By Jeremy Pelofsky
Internet telephone providers do not have to cut off U.S. subscribers
even if they are not provided enhanced 911 emergency service which
gives dispatchers their location and phone number, U.S. communications
regulators said on Monday.
Internet telephone providers like Nuvio Corp. had worried that the
Federal Communications Commission rules adopted in May had required
them to suspend by November 28 service for subscribers who cannot
receive enhanced 911 (E911) service.
Existing customers did not have to be disconnected, but the FCC said
Internet telephone providers would have to cease marketing and
accepting new customers in areas where they are not connecting 911
calls with the person's location and phone number, according to
guidance issued on Monday.
Nuvio and other providers of Internet phone service, known as Voice
over Internet Protocol (VOIP), last week filed challenges with the
U.S. Court of Appeals for the D.C. Circuit seeking to stay the
November 28 date pending their challenge.
VOIP providers have complained that they face numerous hurdles to
offering enhanced 911 service, including accessing the necessary
databases operated by other telecommunications providers.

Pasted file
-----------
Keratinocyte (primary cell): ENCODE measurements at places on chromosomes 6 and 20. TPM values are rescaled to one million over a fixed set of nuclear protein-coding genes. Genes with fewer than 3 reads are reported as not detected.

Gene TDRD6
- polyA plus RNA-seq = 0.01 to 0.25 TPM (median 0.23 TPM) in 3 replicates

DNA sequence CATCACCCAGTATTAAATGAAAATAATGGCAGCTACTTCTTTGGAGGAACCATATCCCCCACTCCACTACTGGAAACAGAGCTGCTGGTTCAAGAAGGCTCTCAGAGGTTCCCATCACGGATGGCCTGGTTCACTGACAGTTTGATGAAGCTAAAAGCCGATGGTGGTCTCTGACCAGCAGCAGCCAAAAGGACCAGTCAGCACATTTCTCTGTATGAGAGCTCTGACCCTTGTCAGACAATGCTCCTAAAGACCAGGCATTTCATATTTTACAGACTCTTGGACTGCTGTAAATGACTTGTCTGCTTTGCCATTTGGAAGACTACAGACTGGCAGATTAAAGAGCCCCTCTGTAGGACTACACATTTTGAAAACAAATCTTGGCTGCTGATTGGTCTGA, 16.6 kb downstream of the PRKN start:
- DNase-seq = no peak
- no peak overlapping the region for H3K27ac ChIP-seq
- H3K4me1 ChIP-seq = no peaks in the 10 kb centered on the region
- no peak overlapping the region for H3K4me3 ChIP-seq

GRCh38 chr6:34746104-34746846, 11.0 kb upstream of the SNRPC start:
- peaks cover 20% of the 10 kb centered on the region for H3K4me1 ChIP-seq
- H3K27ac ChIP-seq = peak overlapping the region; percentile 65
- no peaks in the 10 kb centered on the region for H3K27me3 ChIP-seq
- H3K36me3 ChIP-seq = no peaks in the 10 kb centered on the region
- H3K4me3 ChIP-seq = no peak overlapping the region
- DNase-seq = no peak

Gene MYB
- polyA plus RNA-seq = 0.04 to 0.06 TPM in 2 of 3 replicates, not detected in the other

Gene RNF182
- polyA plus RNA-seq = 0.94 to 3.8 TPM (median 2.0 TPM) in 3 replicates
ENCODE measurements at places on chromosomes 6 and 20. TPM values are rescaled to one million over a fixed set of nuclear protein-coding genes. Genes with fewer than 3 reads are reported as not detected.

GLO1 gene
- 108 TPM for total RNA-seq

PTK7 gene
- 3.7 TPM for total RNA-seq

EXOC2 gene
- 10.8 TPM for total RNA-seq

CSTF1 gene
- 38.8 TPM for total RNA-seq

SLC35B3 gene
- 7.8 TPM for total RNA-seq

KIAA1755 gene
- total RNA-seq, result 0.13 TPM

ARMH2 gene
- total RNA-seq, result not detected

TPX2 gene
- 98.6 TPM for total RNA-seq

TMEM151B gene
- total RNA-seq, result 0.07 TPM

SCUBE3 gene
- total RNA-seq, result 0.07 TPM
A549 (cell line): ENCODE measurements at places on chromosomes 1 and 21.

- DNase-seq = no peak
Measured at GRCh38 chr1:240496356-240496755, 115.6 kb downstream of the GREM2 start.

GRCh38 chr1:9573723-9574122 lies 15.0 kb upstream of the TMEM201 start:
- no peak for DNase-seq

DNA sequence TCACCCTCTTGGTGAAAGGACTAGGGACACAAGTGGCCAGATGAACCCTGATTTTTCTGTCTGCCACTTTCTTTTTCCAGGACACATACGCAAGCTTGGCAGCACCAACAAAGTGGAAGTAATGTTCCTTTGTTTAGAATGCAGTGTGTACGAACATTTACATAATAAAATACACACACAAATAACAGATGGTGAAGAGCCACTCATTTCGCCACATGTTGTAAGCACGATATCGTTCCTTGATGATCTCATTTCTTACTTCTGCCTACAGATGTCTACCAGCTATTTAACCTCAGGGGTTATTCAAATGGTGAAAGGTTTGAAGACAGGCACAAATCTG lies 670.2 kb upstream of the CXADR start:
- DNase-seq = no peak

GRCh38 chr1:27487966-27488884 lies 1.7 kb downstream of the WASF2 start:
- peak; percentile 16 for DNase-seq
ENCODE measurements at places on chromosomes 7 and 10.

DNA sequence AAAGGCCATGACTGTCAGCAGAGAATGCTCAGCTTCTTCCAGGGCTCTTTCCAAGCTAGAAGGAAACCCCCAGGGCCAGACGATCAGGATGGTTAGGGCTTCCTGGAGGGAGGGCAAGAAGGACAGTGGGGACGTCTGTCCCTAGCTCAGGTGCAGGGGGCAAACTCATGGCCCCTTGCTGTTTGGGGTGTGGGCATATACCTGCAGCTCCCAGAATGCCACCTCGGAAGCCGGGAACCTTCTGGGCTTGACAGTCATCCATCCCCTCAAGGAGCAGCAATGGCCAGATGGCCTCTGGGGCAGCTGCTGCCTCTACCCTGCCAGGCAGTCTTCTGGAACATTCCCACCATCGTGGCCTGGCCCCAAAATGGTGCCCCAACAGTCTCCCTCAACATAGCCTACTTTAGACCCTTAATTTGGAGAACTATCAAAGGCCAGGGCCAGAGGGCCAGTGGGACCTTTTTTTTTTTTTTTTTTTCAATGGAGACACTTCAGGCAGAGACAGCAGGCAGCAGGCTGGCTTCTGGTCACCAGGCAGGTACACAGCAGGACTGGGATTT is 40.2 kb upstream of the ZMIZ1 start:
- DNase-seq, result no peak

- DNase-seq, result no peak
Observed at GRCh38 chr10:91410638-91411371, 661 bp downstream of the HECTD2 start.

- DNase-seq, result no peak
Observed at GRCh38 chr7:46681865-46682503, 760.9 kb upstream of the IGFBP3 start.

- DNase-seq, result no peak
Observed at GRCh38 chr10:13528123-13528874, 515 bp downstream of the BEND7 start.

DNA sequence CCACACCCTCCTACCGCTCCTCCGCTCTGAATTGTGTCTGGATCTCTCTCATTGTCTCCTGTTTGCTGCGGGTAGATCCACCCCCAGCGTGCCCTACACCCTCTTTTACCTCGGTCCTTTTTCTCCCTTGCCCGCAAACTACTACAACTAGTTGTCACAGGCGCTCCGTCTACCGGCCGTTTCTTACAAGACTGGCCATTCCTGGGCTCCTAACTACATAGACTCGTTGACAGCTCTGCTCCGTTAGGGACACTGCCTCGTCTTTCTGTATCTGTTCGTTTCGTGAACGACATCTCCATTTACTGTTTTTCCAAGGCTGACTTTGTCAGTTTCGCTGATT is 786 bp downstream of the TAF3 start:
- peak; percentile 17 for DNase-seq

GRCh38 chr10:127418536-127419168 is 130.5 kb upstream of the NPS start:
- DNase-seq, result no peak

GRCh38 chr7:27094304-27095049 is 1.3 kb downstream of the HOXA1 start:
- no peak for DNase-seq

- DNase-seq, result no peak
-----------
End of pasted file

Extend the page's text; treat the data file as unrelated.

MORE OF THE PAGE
"Our concern is that this marketing restriction will slow down our
deployment of E911 because it gives clear incentives to some of our
competitors, who control access to the 911 systems, to delay every way
possible," said Chris Murray, vice president for government affairs at
Vonage Holdings Corp., the biggest U.S. VOIP provider.
The FCC adopted several E911 rules for VOIP in May, including
requiring 911 calls be routed to live dispatchers and the caller's
location and number be identified. The move followed instances in
which customers had trouble reaching help when they dialed 911.
The FCC had eased an earlier requirement that VOIP providers suspend
service for those customers who failed to acknowledge the limitations
of 911 capability with it.
The Voice On the Net Coalition, which represents many VOIP providers,
said that roughly 750,000 customers could be affected if they had to
suspend service to those who did not have enhanced 911 service
Less than half of the dozen VOIP providers surveyed by the coalition,
42 percent, said they would be able to provide enhanced 911 service to
100 percent of their customers with a primary fixed location by
Copyright 2005 Reuters Limited.
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